Here’s a piece I wrote for Afterpartychat.com on how acid is coming back into play for scientific experimentation. Naturally, I had to take a look at early experimenters–like the sadly tormented, surprisingly intrepid Cary Grant:
What year is it again? If you said 1969, that might be because of the recent news that the first medically controlled experiment with LSD in more than 40 years was performed. The findings? That acid helped reduce anxiety in terminally ill patients.
Admittedly there were only 12 people in the Switzerland-based trial group but of those 12, the eight who were given full doses of acid noted a 20% improvement in terms of their anxiety and this improvement continued over the year following. Among the four who received the placebo drug, however, anxiety rose.
Of course there’s a history of dropping acid under a doctor’s observation. After Albert Hoffman’s inadvertent invention of LSD in 1938, it became all the rage for the intelligentsia to ride the paisley highway under a psychiatrist’s care. Hollywood followed, most famously in the person of Cary Grant, who felt acid therapy benefitted him. Of course, Grant seemed successfully to have left his childhood behind him along with the name Archie Leach–but he couldn’t forget the poverty, the mother who’d been placed in an asylum, the father who’d claimed she was dead. In a shockingly frank interview in the late 1950s, Grant said that the drug “was like being born for the first time. I imagined all the blood and urine and I emerged with the flush of birth.” Man, I wish Hitch had filmed that scene.
In the same decade Aldous Huxley, an early proponent of the drug and author of The Doors of Perception, noted that acid experiments had fallen into the hands of money-grubbing doctors (“Really, I have seldom met people of lower sensitivity, more vulgar mind!”) who were hawking LSD therapy at $100 a shot. Around that time, the CIA also started carrying on their own little experiments: putting acid in baguettes in a French mind control experiment (seriously—Google le pain maudit) and England’s MI6 also secretly fed servicemen the stuff in an attempt to find a truth drug.
But then when LSD went mainstream and the vulgar, un-chaperoned herd started gulping down the stuff for pleasure and insight (sometimes to dangerous consequences, though more often to deplorable fashion choices), it was criminalized in 1968.
I don’t know what to think about this new Swiss experiment except to say that haven’t all addicts thought, “Hmm…if I were dying, would I use again? Would I use all the stuff I never tried?” Such musings can, in that blithely self-destructive way, be a comfortable escape hatch from all those sober feelings.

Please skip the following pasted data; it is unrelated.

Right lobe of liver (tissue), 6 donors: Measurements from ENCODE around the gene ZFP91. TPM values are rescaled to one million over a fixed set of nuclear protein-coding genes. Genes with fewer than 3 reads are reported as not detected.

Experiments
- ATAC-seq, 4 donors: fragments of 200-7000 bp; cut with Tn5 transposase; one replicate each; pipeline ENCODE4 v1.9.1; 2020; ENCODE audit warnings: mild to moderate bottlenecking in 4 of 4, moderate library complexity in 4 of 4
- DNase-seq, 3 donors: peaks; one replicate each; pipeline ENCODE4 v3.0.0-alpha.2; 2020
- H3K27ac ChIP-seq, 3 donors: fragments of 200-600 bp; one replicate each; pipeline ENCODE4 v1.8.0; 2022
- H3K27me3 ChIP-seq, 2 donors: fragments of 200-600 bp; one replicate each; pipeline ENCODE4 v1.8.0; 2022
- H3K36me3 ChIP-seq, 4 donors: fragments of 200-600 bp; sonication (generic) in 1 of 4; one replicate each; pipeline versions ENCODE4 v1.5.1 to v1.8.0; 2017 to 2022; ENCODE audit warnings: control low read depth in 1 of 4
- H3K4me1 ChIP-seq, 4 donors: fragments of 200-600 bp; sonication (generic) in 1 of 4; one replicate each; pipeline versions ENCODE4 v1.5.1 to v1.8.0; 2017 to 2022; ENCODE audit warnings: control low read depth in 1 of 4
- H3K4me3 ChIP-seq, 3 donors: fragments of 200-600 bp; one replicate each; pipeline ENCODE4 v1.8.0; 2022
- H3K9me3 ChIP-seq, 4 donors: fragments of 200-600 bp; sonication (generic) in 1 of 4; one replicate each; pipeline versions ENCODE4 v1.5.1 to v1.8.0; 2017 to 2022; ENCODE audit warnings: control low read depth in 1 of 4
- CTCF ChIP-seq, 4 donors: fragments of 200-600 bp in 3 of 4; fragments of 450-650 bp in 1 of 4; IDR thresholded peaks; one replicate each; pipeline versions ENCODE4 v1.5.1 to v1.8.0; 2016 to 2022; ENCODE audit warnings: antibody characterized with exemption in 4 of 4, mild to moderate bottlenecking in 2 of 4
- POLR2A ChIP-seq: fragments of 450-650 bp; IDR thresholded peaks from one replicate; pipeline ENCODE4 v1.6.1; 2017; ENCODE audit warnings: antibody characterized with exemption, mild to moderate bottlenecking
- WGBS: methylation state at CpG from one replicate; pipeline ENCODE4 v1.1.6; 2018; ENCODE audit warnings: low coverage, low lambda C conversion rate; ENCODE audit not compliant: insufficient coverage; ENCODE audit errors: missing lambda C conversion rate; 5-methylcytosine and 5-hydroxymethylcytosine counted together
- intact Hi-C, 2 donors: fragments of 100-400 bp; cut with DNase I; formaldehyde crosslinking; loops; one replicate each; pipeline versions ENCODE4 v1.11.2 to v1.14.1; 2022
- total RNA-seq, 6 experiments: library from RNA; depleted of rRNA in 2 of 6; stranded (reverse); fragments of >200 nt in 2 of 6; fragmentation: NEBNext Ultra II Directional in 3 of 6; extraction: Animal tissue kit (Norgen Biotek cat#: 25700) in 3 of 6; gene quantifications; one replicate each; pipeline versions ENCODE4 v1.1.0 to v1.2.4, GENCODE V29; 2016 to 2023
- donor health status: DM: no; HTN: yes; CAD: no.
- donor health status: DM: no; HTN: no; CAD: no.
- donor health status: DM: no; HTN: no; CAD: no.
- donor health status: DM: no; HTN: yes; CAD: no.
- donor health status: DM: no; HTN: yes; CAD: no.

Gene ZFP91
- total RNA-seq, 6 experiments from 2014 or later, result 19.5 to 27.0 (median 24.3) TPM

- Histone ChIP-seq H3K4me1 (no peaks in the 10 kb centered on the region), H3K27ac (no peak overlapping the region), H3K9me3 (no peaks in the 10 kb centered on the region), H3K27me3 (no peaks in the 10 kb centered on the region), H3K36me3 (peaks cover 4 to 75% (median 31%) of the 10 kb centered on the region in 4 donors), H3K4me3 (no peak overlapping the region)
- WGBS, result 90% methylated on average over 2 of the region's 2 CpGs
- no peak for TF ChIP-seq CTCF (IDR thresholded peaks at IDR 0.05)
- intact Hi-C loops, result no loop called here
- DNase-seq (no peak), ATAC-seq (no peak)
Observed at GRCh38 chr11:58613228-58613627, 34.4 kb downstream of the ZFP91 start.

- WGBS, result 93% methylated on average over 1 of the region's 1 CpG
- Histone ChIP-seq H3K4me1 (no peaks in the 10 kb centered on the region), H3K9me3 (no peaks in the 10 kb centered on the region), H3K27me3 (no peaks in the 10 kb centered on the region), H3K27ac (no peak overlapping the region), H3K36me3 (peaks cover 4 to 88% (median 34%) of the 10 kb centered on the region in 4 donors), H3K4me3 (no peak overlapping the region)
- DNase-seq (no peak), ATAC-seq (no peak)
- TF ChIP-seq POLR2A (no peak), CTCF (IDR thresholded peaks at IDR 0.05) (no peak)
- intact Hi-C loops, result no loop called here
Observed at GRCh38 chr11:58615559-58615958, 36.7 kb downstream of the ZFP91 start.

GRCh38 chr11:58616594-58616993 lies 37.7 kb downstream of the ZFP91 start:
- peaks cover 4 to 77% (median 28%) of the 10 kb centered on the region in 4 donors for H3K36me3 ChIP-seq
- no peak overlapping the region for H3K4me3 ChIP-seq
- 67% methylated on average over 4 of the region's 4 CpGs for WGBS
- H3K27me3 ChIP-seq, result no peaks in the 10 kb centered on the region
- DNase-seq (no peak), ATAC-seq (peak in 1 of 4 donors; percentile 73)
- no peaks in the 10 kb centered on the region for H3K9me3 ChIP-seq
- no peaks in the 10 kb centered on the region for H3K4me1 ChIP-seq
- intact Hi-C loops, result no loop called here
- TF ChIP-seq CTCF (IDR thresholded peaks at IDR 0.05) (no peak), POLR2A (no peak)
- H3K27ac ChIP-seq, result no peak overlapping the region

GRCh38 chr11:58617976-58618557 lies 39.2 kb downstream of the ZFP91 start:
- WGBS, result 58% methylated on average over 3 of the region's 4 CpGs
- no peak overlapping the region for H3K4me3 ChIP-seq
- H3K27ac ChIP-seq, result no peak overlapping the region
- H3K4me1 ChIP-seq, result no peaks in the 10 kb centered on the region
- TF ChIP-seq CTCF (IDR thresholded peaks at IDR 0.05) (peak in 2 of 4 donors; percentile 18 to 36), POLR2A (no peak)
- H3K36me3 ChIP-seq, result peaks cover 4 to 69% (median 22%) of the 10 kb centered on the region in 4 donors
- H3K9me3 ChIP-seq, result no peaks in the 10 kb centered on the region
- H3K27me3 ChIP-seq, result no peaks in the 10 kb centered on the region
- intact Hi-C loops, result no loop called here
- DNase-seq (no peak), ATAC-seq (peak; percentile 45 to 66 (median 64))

And acid, well—it’s always been thought to be different somehow from the drugs that just let people escape uncomfortable feelings. As Oscar Levant, Golden Hollywood’s tortured soul and one of the first people to talk publicly about his drug addiction, commented to a friend about acid, people “take it for exactly the opposite reason you and I take stuff…trying to find out about things. You and I are trying to obliterate them.”
But isn’t relying on drugs for revelation or anxiety reduction simply opening the doorway to run from life—from consciousness and its obligations? While no one would begrudge the terminally ill patients, you have to wonder what this finding will bring.
With SSRI’s now dully quotidian and the psychiatry profession being as faddish as it is, it’s worth considering whether or not such experiments might get a little more mainstream. What if the medical requirements for a full-blown legal acid trip were downgraded from terminal illness to crippling fears—then to simple anxiety or just stress about SAT’s or Tuesday nights? If you think that would never happen, just know that in the last few years, Harvard and the University of California have received permission from the FDA to experiment with LSD once again after Harvard discovered that LSD helps patients with cluster headaches. Say, how long before the folks at Advil want to get in on that action?
God knows the arenas of end-of-life care and drug criminalization each have a need for more thought and compassion and fewer judgments bred of fear and ignorance. But addicts in recovery need to remember: They have a terminal disease, too—one that causes them to want to obliterate themselves and is all too happy to mask that intent as “anxiety reduction.”
It’s worth noting that this Walmart-shopping family didn’t find their recent interaction with LSD too anxiety reducing.